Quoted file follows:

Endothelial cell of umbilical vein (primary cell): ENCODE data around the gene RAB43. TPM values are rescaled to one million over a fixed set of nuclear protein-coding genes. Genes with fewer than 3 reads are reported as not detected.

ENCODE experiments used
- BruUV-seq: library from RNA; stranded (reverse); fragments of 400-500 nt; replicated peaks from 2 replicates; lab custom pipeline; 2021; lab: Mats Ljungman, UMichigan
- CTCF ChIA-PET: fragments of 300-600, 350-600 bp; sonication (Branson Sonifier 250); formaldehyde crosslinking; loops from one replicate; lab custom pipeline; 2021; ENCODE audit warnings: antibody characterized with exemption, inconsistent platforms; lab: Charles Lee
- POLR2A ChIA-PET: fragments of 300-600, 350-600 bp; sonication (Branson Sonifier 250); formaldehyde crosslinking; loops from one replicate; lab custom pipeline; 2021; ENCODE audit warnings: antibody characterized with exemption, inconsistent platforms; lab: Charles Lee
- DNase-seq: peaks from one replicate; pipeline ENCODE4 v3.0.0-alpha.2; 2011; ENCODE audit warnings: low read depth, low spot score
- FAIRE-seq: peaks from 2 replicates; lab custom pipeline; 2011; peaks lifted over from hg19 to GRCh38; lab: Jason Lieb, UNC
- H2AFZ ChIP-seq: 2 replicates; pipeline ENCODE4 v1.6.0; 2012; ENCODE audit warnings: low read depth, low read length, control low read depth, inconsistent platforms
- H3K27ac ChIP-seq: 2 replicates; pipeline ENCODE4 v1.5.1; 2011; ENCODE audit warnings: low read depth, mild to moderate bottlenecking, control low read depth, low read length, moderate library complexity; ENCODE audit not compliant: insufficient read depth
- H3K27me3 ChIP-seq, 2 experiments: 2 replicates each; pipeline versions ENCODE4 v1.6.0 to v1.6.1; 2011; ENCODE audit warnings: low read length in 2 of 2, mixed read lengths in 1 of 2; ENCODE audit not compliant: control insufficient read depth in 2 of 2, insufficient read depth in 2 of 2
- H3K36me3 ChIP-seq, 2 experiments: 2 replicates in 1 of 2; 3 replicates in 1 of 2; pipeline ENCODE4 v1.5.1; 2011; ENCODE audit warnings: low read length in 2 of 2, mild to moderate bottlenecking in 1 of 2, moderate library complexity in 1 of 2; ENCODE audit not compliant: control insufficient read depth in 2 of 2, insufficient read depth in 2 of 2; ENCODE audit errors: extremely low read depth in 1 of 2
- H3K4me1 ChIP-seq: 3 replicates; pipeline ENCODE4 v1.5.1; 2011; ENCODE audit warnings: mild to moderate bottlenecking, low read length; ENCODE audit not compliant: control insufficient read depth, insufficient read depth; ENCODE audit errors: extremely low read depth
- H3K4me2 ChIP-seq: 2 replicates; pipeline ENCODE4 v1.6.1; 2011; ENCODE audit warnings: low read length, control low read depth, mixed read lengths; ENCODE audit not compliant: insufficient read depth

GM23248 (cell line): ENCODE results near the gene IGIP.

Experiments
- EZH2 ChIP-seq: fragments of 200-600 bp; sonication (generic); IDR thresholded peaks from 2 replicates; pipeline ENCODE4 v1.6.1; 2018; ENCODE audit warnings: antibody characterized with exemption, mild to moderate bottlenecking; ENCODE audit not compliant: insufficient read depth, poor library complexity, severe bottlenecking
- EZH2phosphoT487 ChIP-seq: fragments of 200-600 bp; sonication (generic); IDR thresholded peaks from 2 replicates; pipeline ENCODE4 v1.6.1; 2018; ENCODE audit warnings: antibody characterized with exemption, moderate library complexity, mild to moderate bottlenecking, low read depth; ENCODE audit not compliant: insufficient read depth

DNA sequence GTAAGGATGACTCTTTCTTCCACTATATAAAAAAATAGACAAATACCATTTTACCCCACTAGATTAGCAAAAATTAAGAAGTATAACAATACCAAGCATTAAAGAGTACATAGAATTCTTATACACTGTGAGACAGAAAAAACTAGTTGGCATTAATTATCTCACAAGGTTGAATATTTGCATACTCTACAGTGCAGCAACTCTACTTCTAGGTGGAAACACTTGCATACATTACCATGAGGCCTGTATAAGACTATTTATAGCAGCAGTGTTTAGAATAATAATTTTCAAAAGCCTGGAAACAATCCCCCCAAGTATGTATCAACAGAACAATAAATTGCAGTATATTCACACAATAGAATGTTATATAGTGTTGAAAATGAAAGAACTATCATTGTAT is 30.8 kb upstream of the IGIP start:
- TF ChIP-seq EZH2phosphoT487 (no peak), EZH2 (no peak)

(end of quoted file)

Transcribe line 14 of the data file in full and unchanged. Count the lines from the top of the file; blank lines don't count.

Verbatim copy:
GM23248 (cell line): ENCODE results near the gene IGIP.